Farmers and ranchers live, work and raise their families on the land. In case you had any doubt about their dedication to sustainability, such personal connections as those are compelling reasons for them to be good environmental stewards.
As they continue to reinvest a great deal of their profits to ensure that their land is productive and healthy for many years to come, we’re seeing some very interesting and innovative practices. Those methods are true examples of how farmers and ranchers take their environmental responsibilities seriously, and put them into real-life practice.
Carla Wardin, a dairy farmer in Michigan, notices a common saying on social media every Earth Day – that farmers were the first environmentalists. She shares that every day is Earth Day for people in her profession: “Those who till the soil have always been stewards of the land. It’s not once a year we think about our responsibility; it’s a symbiotic relationship. We care for the land and water, and the Earth gives us the crops, food, and lifestyle we love.”
In honor of Earth Day, we reached out to a few other farmers and ranchers to find out what they do day-to-day that is environmentally friendly. Their pride of, and dedication to, sustainability shines through as they describe the practices that make their farms Earth-oriented. They get into specifics about how they not only support, but practice environmental stewardship. These individuals are just a few examples of putting words into action; making the environment – the land, air and water that belongs to all of us – healthier and sustainable for all generations.
Darrell Glaser, a farmer from Texas, and his wife Shannon set out to establish a sustainable ranching system from the beginning many years ago. He shares his take on food, land and animal stewardship:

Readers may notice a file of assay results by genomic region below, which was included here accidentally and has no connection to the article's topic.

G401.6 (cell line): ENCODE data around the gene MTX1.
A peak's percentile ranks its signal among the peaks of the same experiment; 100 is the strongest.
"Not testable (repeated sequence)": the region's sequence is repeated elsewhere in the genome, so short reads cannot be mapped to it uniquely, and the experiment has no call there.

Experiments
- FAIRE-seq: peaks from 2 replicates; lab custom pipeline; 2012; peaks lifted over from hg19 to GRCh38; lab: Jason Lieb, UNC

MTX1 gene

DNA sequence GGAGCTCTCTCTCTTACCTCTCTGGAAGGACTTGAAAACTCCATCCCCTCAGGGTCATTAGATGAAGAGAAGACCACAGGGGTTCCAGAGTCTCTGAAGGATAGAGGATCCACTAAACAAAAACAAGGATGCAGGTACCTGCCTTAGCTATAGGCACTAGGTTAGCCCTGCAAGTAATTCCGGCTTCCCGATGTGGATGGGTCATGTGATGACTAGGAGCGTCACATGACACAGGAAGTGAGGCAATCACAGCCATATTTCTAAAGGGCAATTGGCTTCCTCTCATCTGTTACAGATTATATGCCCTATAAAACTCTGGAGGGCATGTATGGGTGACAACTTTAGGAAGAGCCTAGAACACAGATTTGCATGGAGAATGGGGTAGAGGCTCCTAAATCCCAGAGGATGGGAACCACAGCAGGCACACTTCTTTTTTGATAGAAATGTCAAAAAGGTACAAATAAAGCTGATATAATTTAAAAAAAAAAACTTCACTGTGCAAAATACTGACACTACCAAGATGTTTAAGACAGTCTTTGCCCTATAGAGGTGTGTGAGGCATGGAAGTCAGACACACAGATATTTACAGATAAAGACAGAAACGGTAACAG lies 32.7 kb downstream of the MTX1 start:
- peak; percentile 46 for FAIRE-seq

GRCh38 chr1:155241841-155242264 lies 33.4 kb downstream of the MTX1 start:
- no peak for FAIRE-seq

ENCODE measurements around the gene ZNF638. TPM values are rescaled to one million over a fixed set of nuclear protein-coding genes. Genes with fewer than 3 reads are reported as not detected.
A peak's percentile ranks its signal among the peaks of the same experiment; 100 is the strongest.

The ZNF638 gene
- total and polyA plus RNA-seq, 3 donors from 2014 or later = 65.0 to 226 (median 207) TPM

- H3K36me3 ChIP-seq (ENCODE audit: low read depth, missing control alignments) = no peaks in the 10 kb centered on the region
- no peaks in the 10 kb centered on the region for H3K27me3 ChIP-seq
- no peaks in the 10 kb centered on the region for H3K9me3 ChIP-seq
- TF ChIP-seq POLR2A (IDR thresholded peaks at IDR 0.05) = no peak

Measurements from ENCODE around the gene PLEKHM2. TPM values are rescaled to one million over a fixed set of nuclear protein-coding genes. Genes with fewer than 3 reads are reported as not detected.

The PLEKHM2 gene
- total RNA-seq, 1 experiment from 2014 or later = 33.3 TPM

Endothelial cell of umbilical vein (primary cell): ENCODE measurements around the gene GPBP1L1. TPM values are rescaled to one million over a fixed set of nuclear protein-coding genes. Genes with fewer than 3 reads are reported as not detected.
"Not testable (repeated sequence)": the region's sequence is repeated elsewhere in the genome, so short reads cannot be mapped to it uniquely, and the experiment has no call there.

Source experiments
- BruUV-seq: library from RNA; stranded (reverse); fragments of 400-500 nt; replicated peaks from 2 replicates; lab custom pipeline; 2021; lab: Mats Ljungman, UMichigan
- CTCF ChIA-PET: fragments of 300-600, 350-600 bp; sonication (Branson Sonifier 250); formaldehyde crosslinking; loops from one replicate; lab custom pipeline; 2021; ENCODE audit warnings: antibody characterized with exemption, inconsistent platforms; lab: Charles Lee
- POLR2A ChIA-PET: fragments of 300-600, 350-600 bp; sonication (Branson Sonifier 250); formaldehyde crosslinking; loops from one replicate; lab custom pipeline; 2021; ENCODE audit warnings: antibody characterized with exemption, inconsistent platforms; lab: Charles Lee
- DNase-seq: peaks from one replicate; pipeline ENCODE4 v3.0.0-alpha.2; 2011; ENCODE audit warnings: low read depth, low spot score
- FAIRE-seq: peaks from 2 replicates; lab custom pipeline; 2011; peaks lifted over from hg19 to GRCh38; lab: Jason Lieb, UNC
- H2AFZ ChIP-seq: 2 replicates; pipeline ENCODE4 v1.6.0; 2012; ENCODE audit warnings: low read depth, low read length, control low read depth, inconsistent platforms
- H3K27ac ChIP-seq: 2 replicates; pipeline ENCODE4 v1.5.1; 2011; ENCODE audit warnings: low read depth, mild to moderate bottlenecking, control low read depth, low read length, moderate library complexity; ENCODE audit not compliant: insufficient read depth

“We integrated cattle and turkey production together on our ranch. We use the litter produced in our turkey houses as our primary fertilizer source for the grass pastures we use for our cattle. This process has increased the organic matter in our soil, which has improved the water holding capacity of the soil. Over 20 years of production we have seen our soil structure and quality consistently improve. It is rewarding to look back and see that the system we put in place has allowed us to run a productive and environmentally friendly ranching system.”
Jay Hill, a vegetable, beef and nut producer in New Mexico, keeps his soil healthy and shares that, “It’s important to maintain the natural resources that we have, and responsibly manage the land we farm. In order to do so Hill Farms believes in crop rotation. By bettering the quality of our soil we are bettering our environment.”
Farmers use fertilizers to grow high-yielding crops and to take care of the soil, to prevent stripping the land of its natural resources. Oftentimes, manmade fertilizers or manure applications are used to increase nitrogen fertility in the soil. Chris Chinn and her husband are fifth generation Missouri hog, cattle, hay, and row crop farmers. Chris shares how they practice sustainability, saying that, “We recycle the manure from our hog barns to use as fertilizer. We test the manure and the soil for nutrient value before we inject the manure into the soil for fertilizer. We do this to ensure we don’t over or under fertilize the soil.”
Farmers across the U.S. have endless stories like this, and truly are (and were) the first environmentalists.